“That’s just not normal, that”.
But what exactly is normal and who, if anyone, has the right to decide what is normal? Your parents, your wider family, your friends, your teachers, society?
Where do we learn what is ‘normal’ and from whom? Sometimes it can be learnt from our parents and from their parents before them (an idea that is explored further by Boyne in the book). Sometimes from our peers – in the school playground and then on into adulthood. And sometimes from the media – actually a lot from the media – the papers, the TV, the Internet.
Barnaby Brocket is the third child born to Eleanor and Alastair. His siblings, Henry and Melanie, are perfectly normal. That is just how his parents like things – respectable, dull, as-far-from-the-centre-of-things-as-possible, normal. But Barnaby is far from normal. He floats. This presents major problems carrying out the simplest of things like going to the loo for example. And for his parents, a normal trip to the park is now anything but normal if you want to ensure your youngest child doesn’t float away and at the same time avoiding drawing attention to yourself – heaven forbid.
Yet Barnaby tries SO hard to fit in with the image of ‘normal’ that this parents so desperately seek – he endures days and days couped up at the family home so that Eleanor and Alastair don’t have to face going outside with him (usually on the end of a leash, just like a kite); he gets sent to a school miles away from his home so that the neighbours’ children won’t find out about him; he even puts up with wearing rucksacks loaded down with sand which dig deep into his shoulders so that his feet stay firmly on the ground.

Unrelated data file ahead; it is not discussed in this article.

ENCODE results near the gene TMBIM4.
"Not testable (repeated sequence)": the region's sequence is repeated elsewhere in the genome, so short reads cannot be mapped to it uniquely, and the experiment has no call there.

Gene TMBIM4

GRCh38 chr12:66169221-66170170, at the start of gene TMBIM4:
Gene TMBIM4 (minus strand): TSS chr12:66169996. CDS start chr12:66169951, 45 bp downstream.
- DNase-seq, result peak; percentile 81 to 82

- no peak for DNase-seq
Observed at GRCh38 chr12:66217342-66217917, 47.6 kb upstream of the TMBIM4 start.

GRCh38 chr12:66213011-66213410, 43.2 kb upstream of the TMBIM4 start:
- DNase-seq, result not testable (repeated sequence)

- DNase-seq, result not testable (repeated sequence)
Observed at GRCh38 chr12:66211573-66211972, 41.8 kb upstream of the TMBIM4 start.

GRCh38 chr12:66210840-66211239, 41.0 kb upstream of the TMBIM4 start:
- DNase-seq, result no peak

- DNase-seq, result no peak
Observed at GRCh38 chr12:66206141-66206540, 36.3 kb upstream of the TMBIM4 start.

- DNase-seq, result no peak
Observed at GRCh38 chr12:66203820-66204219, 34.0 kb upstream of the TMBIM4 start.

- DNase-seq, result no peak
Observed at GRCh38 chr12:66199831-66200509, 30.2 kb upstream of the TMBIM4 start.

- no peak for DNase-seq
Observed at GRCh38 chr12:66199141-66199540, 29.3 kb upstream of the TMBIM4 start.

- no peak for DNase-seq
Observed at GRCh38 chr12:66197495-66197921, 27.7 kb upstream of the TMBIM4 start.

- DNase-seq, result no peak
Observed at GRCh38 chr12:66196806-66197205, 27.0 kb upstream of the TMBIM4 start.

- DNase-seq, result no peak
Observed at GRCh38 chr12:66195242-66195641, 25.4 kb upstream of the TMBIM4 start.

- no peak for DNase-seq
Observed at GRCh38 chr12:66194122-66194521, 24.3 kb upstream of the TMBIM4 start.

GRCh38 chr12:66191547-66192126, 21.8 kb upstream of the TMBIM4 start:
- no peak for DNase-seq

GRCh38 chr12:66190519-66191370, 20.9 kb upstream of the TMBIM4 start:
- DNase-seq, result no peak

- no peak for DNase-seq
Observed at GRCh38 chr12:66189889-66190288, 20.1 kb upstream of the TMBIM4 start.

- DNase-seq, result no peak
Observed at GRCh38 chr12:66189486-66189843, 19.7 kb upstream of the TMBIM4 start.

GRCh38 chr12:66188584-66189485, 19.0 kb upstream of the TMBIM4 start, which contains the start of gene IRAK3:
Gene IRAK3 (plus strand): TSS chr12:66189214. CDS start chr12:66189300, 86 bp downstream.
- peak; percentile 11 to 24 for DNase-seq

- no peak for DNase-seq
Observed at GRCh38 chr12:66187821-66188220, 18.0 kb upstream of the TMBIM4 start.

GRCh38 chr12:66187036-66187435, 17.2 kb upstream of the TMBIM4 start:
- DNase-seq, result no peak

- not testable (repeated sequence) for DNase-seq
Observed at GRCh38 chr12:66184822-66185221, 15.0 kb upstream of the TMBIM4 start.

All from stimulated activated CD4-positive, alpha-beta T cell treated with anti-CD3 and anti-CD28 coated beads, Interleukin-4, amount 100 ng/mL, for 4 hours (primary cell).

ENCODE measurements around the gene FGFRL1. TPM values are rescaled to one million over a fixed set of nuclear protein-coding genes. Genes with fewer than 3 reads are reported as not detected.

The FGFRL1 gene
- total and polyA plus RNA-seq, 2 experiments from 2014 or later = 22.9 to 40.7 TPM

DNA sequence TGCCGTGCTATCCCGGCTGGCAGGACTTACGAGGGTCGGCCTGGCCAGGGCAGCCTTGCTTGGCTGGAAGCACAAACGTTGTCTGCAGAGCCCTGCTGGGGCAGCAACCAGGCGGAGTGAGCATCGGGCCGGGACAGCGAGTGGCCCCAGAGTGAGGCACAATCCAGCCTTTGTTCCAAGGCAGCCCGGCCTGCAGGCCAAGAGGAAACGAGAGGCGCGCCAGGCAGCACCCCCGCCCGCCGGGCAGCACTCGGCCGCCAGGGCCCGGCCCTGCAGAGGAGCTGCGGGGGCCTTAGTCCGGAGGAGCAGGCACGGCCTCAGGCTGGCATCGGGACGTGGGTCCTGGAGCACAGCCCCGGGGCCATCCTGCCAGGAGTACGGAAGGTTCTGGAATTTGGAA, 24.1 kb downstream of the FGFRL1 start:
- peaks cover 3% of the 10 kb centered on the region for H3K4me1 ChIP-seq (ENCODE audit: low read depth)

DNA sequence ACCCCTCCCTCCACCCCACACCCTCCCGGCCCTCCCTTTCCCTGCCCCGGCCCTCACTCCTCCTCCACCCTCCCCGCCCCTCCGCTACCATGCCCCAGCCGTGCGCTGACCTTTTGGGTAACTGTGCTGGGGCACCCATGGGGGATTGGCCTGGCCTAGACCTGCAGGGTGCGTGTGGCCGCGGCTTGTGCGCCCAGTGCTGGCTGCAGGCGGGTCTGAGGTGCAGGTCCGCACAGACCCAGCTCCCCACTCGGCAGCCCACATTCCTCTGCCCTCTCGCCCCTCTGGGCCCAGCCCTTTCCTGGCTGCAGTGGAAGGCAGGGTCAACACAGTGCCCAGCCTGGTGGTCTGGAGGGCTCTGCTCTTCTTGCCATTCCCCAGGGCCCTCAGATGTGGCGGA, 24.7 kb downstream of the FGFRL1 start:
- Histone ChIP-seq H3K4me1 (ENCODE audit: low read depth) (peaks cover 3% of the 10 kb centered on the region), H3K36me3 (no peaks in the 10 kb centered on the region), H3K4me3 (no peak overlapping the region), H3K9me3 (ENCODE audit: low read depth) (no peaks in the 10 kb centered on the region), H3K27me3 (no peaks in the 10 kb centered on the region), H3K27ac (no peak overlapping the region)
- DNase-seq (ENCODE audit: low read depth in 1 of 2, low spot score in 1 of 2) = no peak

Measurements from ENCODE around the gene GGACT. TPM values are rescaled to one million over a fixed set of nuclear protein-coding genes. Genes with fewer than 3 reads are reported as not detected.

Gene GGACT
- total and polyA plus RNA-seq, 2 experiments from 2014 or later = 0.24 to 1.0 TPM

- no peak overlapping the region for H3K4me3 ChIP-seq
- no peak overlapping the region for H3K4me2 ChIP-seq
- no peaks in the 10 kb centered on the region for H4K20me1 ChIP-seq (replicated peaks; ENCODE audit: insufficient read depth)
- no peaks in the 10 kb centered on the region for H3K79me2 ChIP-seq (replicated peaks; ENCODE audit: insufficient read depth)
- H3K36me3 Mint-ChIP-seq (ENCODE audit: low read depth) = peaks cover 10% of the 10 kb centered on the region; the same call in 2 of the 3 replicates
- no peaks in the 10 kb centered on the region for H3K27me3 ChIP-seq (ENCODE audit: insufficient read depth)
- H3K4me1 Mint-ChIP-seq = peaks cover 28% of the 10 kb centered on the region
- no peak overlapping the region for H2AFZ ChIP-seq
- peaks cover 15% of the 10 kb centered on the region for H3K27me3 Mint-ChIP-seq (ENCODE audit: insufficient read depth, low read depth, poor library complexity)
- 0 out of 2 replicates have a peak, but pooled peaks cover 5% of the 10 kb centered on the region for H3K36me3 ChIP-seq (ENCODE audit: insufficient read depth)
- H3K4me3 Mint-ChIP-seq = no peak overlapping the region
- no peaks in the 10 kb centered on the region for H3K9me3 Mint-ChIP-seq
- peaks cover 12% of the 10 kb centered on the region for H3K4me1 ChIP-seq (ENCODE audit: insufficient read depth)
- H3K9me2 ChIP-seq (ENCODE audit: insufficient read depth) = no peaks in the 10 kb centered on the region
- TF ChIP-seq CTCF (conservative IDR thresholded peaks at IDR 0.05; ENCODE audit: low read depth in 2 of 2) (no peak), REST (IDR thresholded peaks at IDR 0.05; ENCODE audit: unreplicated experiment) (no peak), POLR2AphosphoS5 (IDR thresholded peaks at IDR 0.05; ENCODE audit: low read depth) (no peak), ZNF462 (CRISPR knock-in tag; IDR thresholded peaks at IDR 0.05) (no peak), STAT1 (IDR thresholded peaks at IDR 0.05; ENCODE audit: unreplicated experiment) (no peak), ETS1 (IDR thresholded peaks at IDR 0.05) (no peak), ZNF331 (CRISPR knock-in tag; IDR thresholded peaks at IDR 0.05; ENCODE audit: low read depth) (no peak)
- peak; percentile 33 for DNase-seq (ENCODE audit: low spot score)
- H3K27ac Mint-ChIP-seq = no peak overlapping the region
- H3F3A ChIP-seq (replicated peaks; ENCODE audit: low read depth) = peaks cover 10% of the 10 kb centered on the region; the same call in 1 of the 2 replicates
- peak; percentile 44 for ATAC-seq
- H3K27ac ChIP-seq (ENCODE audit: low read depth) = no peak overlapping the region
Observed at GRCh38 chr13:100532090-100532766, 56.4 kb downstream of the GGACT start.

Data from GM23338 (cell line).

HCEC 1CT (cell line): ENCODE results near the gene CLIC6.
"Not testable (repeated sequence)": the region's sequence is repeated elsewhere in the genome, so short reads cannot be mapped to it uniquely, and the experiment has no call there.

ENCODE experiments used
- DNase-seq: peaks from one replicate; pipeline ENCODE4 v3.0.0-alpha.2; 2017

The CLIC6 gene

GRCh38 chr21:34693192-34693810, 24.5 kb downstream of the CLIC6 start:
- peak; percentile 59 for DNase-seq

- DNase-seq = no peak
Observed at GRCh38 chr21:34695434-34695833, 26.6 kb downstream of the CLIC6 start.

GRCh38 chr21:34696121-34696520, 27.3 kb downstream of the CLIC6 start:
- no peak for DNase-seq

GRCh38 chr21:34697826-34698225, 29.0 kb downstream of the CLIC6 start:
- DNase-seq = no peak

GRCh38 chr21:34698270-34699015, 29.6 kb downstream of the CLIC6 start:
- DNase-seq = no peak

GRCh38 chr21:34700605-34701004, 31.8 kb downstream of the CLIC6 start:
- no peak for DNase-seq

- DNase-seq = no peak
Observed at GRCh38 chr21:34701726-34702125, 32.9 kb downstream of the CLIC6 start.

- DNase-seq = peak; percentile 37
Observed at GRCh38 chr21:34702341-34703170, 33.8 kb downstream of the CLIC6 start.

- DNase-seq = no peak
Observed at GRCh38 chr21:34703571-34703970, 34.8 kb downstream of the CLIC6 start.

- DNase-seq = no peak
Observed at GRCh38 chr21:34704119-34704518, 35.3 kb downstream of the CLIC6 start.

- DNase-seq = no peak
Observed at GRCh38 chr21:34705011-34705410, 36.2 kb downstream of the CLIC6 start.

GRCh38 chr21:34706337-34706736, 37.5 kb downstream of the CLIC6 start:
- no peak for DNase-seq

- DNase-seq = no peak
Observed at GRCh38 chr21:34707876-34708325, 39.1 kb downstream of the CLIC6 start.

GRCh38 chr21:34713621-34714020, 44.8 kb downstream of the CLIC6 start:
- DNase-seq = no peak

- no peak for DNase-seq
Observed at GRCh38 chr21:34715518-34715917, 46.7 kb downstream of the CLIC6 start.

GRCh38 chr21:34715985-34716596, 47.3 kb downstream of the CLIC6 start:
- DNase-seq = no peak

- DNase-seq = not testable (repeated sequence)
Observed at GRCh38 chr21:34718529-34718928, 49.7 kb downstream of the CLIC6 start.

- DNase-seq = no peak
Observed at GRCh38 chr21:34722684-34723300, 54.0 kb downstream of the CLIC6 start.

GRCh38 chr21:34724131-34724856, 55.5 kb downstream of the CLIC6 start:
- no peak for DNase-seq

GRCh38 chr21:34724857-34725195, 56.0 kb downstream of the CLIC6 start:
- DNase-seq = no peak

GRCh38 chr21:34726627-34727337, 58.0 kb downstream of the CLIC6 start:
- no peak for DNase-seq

But no matter how hard Barnaby tries, it’s never good enough. And from what starts as as seed of an idea, develops into a definite plan in the minds of his parents – to cut the apron strings good and proper. So, one fateful day, whilst on a walk, Barnaby’s mother makes a small cut in the bottom of his rucksack and out pours the sand that has been weighing him down – turning him into a “human egg-timer”. It was a deliberate act by Eleanor Brocket to send her youngest son skyward and out of her life and that of her husband’s for good.
Fortunately for Barnaby, he drifts into the path of a hot air balloon, piloted by Ethel and Marjorie, an elderly couple who know exactly how it feels to be betrayed by one’s family. And so begins an extraordinary adventure for Barnaby, spanning the globe and breadth of human nature, meeting along the way a host of characters, all of whom have a story to tell and a perspective to share on what it means to be ‘normal’.
John Boyne has crafted a beautiful tale about what it is to be ‘normal’, what it is to be different and the common perceptions and misunderstandings of both. Barnaby, Boyne’s hero, brings his childlike simplicity to bear on these awkward questions and every time his innocence and straightforwardness cuts right through the rubbish strategies adults employ when they are fearful, anxious or just plain embarrassed about what other people think.